Thor: God of Thunder, and you can say whatever you want, just know that something other than "This is possibly the best comic Marvel has produced in the last decade".
but the features that made it such an interesting comic book epic also made it unsuitable for adaptation at this current stage of the Marvel Cinematic Universe.
The basic bones of Aaron and Ribic's story remain: A vengeful mortal named Gorr (Christian Bale) has acquired a mythical weapon known as the Necrosword, which can kill gods.
only Thor (Chris Hemsworth) and his friends can stop him before he finds a way to completely rid the universe of gods.
However, many things have changed: Gorr is now a true believer in a God dressed in gold who left his followers (including Gorr's daughter) to die in the wilderness while basking in the bounty of an oasis.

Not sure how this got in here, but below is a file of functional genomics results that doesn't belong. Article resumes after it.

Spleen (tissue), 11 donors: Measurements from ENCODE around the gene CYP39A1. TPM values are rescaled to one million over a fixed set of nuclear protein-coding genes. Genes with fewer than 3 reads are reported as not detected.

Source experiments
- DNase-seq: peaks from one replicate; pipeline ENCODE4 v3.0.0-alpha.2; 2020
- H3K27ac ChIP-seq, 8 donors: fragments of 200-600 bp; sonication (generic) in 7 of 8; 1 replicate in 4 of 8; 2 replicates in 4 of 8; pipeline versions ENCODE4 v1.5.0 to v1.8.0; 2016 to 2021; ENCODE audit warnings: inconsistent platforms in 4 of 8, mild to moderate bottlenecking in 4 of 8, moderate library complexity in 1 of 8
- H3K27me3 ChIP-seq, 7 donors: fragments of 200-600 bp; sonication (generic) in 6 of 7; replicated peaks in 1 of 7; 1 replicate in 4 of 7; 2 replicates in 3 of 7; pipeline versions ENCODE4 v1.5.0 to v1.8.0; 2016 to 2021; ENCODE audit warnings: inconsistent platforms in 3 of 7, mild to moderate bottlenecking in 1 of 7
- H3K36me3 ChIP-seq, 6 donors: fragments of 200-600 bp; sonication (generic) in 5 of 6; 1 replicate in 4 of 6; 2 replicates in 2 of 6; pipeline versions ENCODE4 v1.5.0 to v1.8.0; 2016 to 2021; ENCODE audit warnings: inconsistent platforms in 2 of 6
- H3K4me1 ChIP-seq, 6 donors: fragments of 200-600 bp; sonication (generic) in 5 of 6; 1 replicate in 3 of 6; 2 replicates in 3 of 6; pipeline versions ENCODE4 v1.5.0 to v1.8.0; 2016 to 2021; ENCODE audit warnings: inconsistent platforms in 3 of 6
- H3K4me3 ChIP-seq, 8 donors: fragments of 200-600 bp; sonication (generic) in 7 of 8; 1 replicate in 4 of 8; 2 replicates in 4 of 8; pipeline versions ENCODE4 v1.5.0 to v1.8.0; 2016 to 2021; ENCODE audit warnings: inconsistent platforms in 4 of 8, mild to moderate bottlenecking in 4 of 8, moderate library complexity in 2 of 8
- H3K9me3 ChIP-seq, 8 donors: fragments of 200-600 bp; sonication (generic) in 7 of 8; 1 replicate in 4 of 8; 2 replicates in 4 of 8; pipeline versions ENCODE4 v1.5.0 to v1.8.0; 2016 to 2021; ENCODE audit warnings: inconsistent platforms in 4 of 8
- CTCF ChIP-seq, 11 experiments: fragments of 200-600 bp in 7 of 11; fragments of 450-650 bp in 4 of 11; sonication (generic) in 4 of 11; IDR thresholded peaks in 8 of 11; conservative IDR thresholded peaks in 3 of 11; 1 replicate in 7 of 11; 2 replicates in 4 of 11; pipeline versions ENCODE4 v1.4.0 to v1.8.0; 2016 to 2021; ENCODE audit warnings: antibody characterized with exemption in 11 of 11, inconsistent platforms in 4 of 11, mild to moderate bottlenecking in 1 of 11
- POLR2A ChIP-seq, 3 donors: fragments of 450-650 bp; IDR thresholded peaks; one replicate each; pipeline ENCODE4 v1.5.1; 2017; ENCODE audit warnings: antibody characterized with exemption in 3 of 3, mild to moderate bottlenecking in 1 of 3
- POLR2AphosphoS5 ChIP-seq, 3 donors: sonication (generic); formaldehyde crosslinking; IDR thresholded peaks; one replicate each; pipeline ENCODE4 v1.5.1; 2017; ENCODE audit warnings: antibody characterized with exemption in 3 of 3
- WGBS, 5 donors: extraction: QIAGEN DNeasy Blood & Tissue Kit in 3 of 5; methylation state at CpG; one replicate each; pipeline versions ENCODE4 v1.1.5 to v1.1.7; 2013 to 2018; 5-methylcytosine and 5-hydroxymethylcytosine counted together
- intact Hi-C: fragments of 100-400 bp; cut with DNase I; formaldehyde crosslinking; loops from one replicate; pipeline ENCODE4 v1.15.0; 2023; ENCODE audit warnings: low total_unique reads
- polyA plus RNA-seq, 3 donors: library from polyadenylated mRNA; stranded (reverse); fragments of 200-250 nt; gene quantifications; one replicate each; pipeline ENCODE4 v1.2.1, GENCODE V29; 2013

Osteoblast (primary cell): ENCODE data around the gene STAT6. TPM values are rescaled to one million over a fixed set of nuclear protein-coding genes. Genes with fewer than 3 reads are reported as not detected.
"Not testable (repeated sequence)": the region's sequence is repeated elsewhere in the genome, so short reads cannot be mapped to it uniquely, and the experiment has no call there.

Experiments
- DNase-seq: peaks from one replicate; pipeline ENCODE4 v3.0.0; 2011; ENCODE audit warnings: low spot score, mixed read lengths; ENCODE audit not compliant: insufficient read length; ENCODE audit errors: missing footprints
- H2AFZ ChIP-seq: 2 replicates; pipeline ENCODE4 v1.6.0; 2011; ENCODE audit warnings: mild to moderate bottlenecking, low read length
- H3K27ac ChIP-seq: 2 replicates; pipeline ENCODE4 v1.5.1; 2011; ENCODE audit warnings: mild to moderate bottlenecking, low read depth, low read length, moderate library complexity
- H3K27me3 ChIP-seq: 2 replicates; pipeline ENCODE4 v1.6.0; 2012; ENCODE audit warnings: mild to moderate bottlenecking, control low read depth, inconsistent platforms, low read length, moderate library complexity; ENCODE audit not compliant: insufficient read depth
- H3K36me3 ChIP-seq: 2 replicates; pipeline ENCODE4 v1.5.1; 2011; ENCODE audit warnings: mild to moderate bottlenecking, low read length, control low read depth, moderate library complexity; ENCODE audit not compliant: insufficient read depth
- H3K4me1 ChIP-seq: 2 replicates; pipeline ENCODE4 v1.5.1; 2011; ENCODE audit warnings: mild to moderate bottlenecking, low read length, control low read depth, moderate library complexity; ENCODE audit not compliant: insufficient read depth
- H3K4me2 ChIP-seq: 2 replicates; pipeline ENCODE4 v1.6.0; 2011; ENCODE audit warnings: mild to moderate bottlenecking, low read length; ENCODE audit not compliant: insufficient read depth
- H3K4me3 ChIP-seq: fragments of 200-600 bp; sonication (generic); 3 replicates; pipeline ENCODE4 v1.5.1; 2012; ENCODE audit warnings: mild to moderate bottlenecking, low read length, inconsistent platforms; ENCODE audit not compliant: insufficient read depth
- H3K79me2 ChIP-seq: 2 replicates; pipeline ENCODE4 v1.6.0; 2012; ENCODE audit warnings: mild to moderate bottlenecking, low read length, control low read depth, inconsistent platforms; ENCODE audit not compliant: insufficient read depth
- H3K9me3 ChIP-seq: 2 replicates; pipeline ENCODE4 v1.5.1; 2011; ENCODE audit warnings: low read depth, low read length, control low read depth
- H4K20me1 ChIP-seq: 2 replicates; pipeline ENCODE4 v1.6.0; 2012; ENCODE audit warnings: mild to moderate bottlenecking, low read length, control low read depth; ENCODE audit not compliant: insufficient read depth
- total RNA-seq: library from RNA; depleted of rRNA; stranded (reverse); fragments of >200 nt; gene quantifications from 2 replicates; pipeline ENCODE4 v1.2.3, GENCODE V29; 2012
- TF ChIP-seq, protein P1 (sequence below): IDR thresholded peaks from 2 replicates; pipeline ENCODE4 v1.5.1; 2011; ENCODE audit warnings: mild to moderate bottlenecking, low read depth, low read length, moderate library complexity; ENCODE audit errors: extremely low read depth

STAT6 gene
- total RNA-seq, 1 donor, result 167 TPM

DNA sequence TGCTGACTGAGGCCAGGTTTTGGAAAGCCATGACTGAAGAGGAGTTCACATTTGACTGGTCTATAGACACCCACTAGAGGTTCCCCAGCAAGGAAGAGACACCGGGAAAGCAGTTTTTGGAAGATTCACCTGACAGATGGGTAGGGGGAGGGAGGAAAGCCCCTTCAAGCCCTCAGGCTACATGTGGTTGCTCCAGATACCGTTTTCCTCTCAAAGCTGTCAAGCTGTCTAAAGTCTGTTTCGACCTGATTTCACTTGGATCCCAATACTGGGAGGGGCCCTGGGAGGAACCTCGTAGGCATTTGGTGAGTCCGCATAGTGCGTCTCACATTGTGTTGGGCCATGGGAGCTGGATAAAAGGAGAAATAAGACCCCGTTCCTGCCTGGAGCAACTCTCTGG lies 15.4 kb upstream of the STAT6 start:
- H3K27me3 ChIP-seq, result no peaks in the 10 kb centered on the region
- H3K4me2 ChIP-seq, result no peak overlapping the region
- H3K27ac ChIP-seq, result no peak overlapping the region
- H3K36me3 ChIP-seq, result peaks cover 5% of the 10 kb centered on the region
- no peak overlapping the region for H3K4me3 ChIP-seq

which simplifies some of the complexity of his character; and instead of trying to create a "divine bomb", which can only be stopped by three Thors throughout history (Young, Current and King)
he is trying to wish the gods to cease to exist. "But the Infinity Gauntlet is gone," you say, and trust me, Kevin Feige has found another way for the Marvel entity to take his place in this film.
Likewise, Thor's motives are also different: instead of being the self-assured badass forced to solve the mystery of who is mutilating these celestial bodies.